Benzodiazepines – commonly prescribed to treat anxiety and insomnia – have previously been linked to cognitive impairment and dementia when used long term, but until now the mechanisms underpinning this have remained unknown. Now, a study, published recently in Nature Neuroscience, has finally shed some light on how the widely used drugs might be affecting the brain.
When used in the short term, benzodiazepines, such as diazepam (Valium), are considered to be safe and effective. However, sustained use over long periods can lead to physical dependence, and, particularly in older patients, cognitive decline, including dementia.
The new study set out to understand why this might be and found that, in a mouse model, diazepam causes loss of neuronal connections in the brain. Specifically, it impairs dendritic spines – part of the neuron that helps to transmit electrical signals between nerve cells. A more dramatic loss of spines was present in animals given higher doses of diazepam, while the loss was more gradual for those on a lower dose over a longer period of time.
To facilitate this spine loss, diazepam interacted with microglia – immune cells that are the first and main form of defense in the central nervous system. By binding to a protein, called the translocator protein (TSPO), on the surface of microglial organelles, the drug is able to activate the microglia, causing dendritic spine loss and degradation of synapses – the connections between neurons.
“It was known that microglia play an important role in eliminating synapses both during brain development and in neurodegenerative diseases,” Dr Yuan Shi and Mochen Cui, co-authors of the study, said in a statement. “But what really surprised us was that such well-researched drugs as benzodiazepines influence this process.”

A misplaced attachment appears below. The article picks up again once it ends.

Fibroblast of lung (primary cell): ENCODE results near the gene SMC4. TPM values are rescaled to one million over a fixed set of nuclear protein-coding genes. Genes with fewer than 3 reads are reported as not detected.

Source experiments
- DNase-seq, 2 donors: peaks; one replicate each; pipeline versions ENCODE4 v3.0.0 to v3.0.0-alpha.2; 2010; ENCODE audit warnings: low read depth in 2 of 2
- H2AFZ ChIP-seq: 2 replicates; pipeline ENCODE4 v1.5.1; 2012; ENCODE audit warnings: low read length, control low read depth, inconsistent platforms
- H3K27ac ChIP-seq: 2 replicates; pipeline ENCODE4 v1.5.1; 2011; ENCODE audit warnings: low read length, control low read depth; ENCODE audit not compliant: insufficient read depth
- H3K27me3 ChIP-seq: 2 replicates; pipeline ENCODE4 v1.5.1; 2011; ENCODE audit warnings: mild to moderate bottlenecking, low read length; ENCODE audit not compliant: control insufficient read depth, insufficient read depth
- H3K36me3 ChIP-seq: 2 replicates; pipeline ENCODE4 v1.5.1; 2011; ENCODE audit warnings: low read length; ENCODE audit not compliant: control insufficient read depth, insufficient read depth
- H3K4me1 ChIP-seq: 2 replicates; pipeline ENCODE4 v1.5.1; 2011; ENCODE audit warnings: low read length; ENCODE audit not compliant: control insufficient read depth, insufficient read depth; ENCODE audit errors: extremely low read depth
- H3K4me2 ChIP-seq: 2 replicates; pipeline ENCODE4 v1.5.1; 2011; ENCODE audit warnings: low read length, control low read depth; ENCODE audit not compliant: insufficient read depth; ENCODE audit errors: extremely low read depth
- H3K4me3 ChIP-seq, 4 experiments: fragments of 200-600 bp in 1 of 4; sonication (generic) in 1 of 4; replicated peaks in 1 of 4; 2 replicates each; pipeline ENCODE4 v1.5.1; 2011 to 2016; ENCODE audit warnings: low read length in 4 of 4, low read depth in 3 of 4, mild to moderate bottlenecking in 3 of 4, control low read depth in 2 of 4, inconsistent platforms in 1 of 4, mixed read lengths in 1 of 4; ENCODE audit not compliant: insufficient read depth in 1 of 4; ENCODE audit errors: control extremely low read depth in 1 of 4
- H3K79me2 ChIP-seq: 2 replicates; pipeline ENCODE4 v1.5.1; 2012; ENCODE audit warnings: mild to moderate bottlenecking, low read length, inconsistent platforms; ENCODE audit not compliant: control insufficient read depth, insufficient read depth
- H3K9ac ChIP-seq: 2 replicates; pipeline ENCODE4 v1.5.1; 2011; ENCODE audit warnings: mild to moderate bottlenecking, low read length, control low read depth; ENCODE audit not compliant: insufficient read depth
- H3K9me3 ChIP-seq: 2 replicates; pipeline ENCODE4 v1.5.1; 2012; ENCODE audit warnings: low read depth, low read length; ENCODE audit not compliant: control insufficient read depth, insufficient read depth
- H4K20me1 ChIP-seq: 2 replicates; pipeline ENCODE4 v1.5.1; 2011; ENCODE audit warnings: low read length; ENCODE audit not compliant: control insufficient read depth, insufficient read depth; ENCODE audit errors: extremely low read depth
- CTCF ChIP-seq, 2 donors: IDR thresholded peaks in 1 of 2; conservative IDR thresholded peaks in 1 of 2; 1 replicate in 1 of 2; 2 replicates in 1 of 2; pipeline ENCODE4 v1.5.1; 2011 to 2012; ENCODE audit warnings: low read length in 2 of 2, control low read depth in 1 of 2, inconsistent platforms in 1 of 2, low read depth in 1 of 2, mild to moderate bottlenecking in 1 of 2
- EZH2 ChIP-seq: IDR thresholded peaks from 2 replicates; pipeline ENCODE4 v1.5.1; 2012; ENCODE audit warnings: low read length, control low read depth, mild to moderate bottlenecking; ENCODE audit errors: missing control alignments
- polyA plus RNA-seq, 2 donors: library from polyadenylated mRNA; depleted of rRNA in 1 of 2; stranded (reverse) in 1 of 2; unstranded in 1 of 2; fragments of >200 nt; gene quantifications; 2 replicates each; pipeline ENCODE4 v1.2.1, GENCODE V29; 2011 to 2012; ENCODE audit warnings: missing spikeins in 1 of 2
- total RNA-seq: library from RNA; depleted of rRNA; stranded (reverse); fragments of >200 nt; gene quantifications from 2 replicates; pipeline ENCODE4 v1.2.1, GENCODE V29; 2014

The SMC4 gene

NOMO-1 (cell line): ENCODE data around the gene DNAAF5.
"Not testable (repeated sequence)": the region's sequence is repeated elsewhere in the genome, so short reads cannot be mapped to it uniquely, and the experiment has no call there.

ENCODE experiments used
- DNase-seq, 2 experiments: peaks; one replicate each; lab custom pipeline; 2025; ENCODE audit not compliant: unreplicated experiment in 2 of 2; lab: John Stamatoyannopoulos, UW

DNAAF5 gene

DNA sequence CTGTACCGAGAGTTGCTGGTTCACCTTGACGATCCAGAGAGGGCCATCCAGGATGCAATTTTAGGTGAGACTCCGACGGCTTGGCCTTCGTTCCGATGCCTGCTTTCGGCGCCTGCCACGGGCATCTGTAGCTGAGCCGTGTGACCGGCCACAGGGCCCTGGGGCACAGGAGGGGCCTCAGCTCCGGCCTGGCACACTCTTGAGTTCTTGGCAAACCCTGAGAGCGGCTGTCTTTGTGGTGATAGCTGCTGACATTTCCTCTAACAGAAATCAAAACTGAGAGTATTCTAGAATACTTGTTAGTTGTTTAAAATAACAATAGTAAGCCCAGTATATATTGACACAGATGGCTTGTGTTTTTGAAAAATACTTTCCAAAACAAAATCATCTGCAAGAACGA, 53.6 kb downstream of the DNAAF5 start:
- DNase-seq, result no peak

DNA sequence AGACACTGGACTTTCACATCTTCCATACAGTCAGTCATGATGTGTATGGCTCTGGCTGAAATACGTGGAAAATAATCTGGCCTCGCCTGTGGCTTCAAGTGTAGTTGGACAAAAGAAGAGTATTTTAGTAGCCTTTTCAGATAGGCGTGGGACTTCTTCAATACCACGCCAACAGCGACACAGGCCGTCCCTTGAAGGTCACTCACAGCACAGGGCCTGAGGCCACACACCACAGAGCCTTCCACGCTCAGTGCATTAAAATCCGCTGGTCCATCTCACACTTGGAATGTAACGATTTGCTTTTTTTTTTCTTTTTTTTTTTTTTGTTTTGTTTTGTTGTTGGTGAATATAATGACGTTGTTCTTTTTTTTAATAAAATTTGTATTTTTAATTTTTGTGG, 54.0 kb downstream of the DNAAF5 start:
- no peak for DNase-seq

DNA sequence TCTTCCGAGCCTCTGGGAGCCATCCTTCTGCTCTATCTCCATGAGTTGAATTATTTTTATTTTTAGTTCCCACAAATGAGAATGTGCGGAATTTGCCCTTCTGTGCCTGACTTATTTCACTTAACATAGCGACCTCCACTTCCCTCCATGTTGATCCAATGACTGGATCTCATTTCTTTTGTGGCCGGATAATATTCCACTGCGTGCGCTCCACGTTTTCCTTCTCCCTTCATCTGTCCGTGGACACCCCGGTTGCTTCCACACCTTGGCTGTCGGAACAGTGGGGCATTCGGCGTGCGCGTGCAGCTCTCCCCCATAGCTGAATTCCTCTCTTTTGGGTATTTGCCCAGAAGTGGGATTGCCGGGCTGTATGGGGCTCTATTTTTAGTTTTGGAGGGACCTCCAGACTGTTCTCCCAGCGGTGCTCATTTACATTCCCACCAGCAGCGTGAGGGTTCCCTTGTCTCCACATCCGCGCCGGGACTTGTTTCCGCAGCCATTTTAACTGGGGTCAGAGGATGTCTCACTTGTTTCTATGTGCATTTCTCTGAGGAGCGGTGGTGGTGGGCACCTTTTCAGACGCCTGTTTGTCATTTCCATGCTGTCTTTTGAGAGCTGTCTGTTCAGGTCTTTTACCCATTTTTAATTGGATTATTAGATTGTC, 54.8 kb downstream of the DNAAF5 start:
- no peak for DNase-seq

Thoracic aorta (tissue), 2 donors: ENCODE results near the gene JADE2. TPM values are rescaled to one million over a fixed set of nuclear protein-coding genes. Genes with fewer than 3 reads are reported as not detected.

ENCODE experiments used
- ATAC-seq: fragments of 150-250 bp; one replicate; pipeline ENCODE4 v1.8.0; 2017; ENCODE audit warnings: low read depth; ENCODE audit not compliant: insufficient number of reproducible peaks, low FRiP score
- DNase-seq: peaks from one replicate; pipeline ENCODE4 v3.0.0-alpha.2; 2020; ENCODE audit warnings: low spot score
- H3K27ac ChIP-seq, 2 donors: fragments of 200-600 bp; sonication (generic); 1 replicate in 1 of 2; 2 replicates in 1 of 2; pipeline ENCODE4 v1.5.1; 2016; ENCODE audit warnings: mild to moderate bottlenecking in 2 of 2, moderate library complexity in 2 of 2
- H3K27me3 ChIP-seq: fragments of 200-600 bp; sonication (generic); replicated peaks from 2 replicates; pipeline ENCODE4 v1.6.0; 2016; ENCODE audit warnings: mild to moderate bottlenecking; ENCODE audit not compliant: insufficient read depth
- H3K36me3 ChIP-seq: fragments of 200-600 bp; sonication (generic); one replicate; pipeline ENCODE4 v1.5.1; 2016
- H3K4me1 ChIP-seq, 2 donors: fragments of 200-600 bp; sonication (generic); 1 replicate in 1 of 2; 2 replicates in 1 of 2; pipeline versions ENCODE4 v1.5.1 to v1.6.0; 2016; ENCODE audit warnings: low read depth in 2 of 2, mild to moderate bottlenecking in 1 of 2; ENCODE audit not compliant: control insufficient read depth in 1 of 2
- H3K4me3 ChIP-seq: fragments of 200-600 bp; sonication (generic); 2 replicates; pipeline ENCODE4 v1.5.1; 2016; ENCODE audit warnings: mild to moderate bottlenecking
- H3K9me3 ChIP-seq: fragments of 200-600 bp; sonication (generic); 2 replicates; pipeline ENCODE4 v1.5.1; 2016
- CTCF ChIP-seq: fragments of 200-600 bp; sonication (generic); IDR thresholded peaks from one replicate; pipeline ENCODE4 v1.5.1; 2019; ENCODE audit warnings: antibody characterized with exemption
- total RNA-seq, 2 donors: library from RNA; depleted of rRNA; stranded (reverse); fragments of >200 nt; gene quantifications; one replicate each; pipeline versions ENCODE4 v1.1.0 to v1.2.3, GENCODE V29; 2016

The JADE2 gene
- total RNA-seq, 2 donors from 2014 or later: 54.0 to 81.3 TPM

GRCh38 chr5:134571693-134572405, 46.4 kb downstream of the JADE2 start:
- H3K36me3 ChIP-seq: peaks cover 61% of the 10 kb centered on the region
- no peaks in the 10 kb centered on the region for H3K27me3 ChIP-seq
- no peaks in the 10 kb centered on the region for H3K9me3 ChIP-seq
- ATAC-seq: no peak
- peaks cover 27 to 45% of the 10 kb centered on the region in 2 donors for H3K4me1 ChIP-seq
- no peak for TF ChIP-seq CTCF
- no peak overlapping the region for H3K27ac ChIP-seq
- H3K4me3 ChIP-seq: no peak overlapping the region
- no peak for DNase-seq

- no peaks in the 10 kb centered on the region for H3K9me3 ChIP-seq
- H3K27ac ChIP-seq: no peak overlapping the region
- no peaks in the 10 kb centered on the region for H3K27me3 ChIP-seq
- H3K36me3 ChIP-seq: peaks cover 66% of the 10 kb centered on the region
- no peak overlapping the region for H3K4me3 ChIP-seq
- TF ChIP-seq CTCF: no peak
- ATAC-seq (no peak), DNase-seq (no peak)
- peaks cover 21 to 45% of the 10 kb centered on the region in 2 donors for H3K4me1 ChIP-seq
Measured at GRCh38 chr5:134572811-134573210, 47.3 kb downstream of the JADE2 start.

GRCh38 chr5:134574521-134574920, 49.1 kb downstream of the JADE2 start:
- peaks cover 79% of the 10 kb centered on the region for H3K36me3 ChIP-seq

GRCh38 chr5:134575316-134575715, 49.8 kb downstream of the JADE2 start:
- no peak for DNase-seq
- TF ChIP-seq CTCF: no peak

The team administered a daily dose of diazepam – enough to induce sleep – to mice for several weeks. The mice suffered synapse loss, which led to cognitive impairment, but was ultimately reversible once treatment stopped.
“Based on these findings, it seems likely that, as a consequence of benzodiazepine use, TSPO-mediated spine loss accelerated cognitive decline and, thus, precipitated clinical dementia,” the authors write in the study.
In light of this, they recommend that clinicians rethink the treatment of anxiety and sleep disorders, particularly in people already at risk of dementia.
“Drugs that are known to have no binding affinity to TSPO should be preferred where possible,” they said.
Although it's important to note that the study was carried out in mice and further research would need to be carried out in humans, the findings could be pertinent to a number of disorders, and could “constitute a novel approach for the treatment of neurodegenerative diseases,” the authors conclude.
But the implications of the research reach far beyond this. The study also notes that benzodiazepines are known to affect the peripheral nervous system: “Thus, the biological mechanism, which we describe here, should also be considered in the context of other neuropsychiatric conditions. For instance, a common [genetic variation] in TSPO has been associated with bipolar disorder.”